I didn’t want to give away my first electric guitar.
Even though it was an Ibanez “shredder,” designed for a style I don’t really play anymore, it was sentimental to me. I had owned it since I was a teenager, and it had been with me through the many changes in my life. It moved with me to different parts of Texas at least four times. I assumed I’d always keep it, even if it never more than a nostalgic conversation piece in the closet.
So, when I sensed God leading me to dust it off, get it fixed up, and give it away, I was immediately resistant. Aw man, God. It was my first guitar! I whined a little to him and bristled against the conviction, but I knew it was what he wanted me to do. Another guitar in my house wouldn’t mean much. But to give that guitar away could mean something to someone else, even if it caused me a little pain to do so.
I’ll do it!
I planned to give it to the Hope 4 Honduras youth pastor, a wonderful guitar player and worship leader, I’d met on a previous mission trip to Honduras. But right before leaving Houston, I found out he’d gotten a job elsewhere and was no longer at the mission.
Well, who can I give it to now, God?
I debated even bringing the guitar at all but decided to follow through on God’s prompting. I didn’t know who I would give it to, but I stayed alert for an opportunity.
Shortly after arriving in Honduras, I ran into Leo. I had forgotten about this guitarist. Leo works at the mission in IT and security (and he happens to be a killer metal guitar player).
Leo was raised in an environment where Satanic activity, black magic, and witchcraft were the norm. Before Christ, he was surrounded by all sorts of darkness and even played in a band called Blasphemy. But when he came to the Lord, he emerged from his shrouded past and stepped into the light.
The Lord led him to put down his guitar for a long time as he healed from his former life. God showed him that his motivation had been for his own glory and recognition rather than God’s.
But, after years of soul-searching and transformation, Leo pondered on if he should pick up a guitar again. Someone had even given him an acoustic guitar. This time, he promised himself, his relationship with music would be different. He loved metal and performing live, but he wanted to make sure that his motives were pure — that it was for God’s glory alone.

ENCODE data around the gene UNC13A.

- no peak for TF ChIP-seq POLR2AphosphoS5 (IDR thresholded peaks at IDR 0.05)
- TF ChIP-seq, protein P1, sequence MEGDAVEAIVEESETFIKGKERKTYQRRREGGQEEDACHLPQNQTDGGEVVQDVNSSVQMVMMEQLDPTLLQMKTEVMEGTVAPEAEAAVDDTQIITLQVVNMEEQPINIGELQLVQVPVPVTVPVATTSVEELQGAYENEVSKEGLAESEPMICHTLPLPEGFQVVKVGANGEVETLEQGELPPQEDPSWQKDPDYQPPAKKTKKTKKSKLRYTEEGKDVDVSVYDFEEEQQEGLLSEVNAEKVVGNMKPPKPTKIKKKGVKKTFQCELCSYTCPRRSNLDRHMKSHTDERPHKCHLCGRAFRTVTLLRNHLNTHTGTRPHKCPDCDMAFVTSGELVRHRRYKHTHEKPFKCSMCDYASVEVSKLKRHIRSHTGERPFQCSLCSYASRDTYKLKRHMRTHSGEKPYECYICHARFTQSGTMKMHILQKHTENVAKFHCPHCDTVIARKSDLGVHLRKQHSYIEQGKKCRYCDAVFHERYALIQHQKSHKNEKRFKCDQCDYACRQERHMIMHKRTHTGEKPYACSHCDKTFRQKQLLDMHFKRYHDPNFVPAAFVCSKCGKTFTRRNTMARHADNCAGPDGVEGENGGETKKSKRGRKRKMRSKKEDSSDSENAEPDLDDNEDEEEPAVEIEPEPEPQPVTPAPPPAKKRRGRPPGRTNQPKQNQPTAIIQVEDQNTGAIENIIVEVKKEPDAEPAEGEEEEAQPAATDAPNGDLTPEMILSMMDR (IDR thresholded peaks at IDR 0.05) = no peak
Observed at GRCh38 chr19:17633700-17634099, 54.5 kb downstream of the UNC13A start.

My husband, Billy, and I sat on the Hope 4 Honduras patio, listening to Leo’s story, and a fire shone in his eyes as he told us that he finally felt God telling him he was ready. He had scheduled some time in a recording studio, only a few weeks away. His goal was to form a Christian metal band, bringing Christ to the dark places of the metal scene. He wanted to minister to those musicians as well, sharing his testimony and the glory of God in his redeemed life.
All he needed was an electric guitar.
He didn’t have much money, but he was hoping to be able to find something that worked and sounded good. I asked him the brand and type of guitar he would get if he had more money. When he said “Ibanez” and started describing the exact characteristics of the guitar I had, I knew it was time.
When I told him the story of how the guitar got there, the two of us were in awe.
I will never get over how specific God’s love is for us. His touch is so personal! He provides us with more than we can ask or imagine, at exactly the right time. This was Leo’s affirmation from God: telling him beyond a shadow of a doubt that he was, indeed, ready.
And Leo is running with it. He’s been practicing and recording, and has decided to call his project “Memra,” which loosely means “Word of the Lord.” It is an Aramaic word used in the Bible to describe God’s power coming alive in the physical world — as it will with Leo’s music.
To God be the glory for what he will do with Leo and his gift! We are so excited to see what God does next.